P&S Journal: Fall 1996, Vol.16, No.3
Carvedilol for Congestive Heart Failure
Adding the drug carvedilol to the standard treatment for congestive heart failure can reduce the risk of death by 65 percent, according to a study published in a May issue of the New England Journal of Medicine. The study was carried out at CPMC and four other medical centers.
The double-blind study randomly assigned 1,094 patients with chronic heart failure to receive either a placebo or the beta-blocker carvedilol. All patients also received background therapy with digoxin, diuretics, and an angiotensin-converting-enzyme inhibitor. The study monitored the effects of carvedilol on cardiovascular-related hospitalization and death rates.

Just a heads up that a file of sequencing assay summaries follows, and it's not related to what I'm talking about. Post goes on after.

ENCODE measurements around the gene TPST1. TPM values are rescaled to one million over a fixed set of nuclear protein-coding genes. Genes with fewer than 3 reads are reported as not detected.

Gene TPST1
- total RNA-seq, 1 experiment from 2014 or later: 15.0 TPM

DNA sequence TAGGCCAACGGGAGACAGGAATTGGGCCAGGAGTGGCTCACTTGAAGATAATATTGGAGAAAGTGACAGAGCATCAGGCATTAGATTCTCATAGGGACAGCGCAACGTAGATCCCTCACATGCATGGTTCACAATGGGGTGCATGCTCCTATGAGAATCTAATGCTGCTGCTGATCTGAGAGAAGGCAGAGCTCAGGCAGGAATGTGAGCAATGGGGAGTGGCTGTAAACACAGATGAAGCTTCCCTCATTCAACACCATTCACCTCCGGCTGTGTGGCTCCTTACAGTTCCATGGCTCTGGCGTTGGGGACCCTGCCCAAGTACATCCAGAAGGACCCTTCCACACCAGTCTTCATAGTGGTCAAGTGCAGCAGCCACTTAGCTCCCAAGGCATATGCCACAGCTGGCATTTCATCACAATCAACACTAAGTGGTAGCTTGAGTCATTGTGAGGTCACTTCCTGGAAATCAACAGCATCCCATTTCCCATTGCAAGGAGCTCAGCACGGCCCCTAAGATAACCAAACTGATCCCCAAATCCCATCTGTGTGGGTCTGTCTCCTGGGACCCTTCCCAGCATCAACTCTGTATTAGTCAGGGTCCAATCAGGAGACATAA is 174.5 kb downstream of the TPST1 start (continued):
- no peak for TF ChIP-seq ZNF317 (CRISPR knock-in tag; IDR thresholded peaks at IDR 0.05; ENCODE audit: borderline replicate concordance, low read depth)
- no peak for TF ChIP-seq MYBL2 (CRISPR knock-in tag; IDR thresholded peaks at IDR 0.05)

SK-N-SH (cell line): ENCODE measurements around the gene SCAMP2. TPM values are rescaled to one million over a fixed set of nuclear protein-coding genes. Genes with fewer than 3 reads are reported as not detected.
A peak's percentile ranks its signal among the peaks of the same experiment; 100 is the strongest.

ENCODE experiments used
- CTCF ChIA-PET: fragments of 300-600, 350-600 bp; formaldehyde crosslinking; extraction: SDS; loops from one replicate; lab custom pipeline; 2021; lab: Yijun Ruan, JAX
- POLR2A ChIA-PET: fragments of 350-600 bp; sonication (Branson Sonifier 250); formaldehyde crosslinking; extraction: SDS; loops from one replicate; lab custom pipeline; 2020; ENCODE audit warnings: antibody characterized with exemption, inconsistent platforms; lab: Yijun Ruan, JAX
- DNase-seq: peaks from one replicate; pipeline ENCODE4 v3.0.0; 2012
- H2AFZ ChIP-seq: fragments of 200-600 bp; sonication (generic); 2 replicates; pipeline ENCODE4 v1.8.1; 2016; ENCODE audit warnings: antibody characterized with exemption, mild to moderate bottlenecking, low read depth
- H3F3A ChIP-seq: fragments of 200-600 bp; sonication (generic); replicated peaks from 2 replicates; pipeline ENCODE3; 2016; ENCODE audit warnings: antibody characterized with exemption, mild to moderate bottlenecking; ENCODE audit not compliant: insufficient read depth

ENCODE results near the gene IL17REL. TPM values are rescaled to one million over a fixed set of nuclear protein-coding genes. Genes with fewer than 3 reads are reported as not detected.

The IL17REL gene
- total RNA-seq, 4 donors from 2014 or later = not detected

Compared with subjects receiving a placebo, subjects in the carvedilol group had a 65 percent reduction in the risk of death, a 27 percent reduction in the risk of hospitalization for cardiovascular disease, and a 38 percent reduction in the risk of either death or hospitalization. Because of the difference in survival rates, the Data and Safety Monitoring Board halted the trial before its scheduled end.
Prescribing a beta-blocker for congestive heart failure may seem counterintuitive because beta-blockers depress heart function, says Dr. Milton Packer, the Dickinson W. Richards Professor of Medicine, professor of pharmacology, and lead author of the study, but the long-term blockade of catecholamine toxicity may preserve cardiac cells and prolong life.
SmithKline Beecham, which makes carvedilol, has applied to the U.S. Food and Drug Administration to market the drug for heart failure.